On, the other hand there are several departures from constant Christian tradition; e.g., the theory of St. Joseph's previous marriage and widowhood, thus explaining the "brothers and sisters" of our Lord (page 21); the theory of the fourth Gospel being written by another John-the Presbyter or Elder and not by John the Apostle (page 123); matters which will be found very fully discussed in the "Catholic Commentary."
There are also notable omissions; e.g., such vital matters of the Christian life as those witnessed in the second century Didacheespecially Baptism, the Eucharist, and the Hierarchy. The choice of emphasis, Mr. Schofield states in his preface, is entirely his own; nevertheless, without including these essentials of the Christian life and its organization. one gets a truncated and falsified picture. This book should therefore be read with the Catholic criterion in mind.
Two maps are included : Palestine in the First Century; and The Eastern Empire-Sites of the Earliest Christian Activity.
First 70 years
MY FIRST SEVENTY YEARS, by Sister M. Madeleva, C.S.C. (The Macmillan Company, New York, 24s. 6d.).
IT is no little thing to have travelled extensively in America and Europe, to have been a mountain climber, to have known many of the intellectual and literary celebrities of two continents. to have written more than a dozen volumes of poetry , (winning the Sienna Medal and the National Poetry Centre Award). to I
have been President of St. Mary's College. Notre Dame, for 25 years -and to he still going strong.
In reading the autobiography of this varied and vital career (which Sister eladeleva whimsically terms her "first 70 years") one feels a desire to meet her facies ad Mclean in fact. one almost feels that one has done this so vivid are the pages.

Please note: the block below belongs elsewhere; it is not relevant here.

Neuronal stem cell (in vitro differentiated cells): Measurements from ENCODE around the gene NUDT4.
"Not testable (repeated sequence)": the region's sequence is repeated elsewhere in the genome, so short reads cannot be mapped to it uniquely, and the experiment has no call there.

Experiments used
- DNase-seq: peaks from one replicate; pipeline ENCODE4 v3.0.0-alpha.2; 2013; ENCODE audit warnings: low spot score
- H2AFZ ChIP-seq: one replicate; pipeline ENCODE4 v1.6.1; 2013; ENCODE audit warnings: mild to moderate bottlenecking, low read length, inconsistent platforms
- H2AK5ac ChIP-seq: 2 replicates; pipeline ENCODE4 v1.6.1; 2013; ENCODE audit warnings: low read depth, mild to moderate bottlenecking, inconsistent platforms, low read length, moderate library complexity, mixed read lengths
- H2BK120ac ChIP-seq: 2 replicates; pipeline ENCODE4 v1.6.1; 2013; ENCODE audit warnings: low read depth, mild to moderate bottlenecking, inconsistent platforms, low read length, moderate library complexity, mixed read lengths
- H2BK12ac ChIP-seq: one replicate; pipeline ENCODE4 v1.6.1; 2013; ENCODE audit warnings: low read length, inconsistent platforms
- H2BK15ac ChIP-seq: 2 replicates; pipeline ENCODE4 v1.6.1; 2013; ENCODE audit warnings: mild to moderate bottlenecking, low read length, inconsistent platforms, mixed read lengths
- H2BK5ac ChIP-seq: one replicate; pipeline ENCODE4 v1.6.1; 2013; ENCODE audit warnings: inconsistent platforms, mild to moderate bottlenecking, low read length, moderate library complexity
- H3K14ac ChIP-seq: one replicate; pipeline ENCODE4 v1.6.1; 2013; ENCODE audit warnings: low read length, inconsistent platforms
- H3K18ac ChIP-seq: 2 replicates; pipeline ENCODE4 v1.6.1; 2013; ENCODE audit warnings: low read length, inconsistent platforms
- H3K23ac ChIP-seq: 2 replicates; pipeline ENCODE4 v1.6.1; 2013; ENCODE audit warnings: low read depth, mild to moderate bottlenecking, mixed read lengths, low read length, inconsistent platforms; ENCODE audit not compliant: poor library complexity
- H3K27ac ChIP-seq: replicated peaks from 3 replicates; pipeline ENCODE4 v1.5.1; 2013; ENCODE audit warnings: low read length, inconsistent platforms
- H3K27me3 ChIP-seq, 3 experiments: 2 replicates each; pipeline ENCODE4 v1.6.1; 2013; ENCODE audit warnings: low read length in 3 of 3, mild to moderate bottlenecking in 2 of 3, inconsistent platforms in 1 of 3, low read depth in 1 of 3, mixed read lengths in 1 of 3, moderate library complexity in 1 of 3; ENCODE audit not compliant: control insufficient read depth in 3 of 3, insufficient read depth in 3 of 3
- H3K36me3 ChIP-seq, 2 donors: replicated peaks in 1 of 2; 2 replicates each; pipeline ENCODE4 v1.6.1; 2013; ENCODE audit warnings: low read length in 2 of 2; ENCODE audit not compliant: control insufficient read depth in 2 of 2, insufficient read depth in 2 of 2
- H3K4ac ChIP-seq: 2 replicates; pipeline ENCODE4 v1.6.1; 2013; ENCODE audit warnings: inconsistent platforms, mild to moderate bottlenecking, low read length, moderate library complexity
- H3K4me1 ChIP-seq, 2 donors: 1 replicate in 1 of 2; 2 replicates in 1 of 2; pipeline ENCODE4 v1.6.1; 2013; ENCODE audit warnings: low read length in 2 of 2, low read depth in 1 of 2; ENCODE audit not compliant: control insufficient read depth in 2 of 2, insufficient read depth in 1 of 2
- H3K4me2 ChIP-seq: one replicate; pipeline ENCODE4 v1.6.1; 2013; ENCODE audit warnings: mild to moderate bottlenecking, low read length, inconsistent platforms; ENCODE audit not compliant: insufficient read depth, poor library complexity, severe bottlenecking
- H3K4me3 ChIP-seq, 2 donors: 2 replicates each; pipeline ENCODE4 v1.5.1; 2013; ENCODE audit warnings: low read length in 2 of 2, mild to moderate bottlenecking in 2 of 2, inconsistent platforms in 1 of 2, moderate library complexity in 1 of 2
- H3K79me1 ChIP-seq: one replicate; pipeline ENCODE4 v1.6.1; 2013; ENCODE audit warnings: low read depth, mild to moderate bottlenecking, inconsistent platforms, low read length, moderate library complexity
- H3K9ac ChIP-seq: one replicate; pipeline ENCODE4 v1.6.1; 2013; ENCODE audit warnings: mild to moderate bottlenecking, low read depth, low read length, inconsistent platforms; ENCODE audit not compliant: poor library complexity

And one realises the force of Bishop Pursley of Fort Wayne's words in the conclusion of his preface: "It is refreshing to know well one of the many who meet their adjustment difficulties without any overpowering temptation to 'leap over the wall.' In the case of Sister Madeleva a great many people arc thankful for that."
At Oxford A, I OBIOGRAPHY always has a wide appeal; and this autobiography will strike many a chord in the memories of the writer's contemporaries, both in England and America; for instance, Sister Madeleva was at Oxford in the 1930's (she gives us a most interesting impression of the Bodleian Library) where she was acquainted with such famous folk as Fr. Martin D'Arey, S.J., C. S. Lewis. Walter de la Mare, and John Masetield.
Her first retreat (before she was a Religious) was made under the direction of Fr. Bertrand Conway. the author of the renowned " Question Box " (by the way, he was C.S.P.-Congregation of St. Paul-not 0.P., as stated). At that time, the future Sister of the Holy Cross felt keenly that she was unfitted for such office :
"Clearly. the religious life was what I most desired and for which I had most completely disqualified myself. God did not make sisters out of girls like me." Which shows how little one knows the future.
These 34 chapters are written with the pen of a poet and a perfect story-teller combined; they cover childhood and schooldays. religious vocation and the work of education in teaching and administration, travel and varied experiences. All are interspersed with colour, lively humour, and wise reflection. A pity. of course. that like most American books, this one is so expensive. A porraft of the author appears on the jacket cover.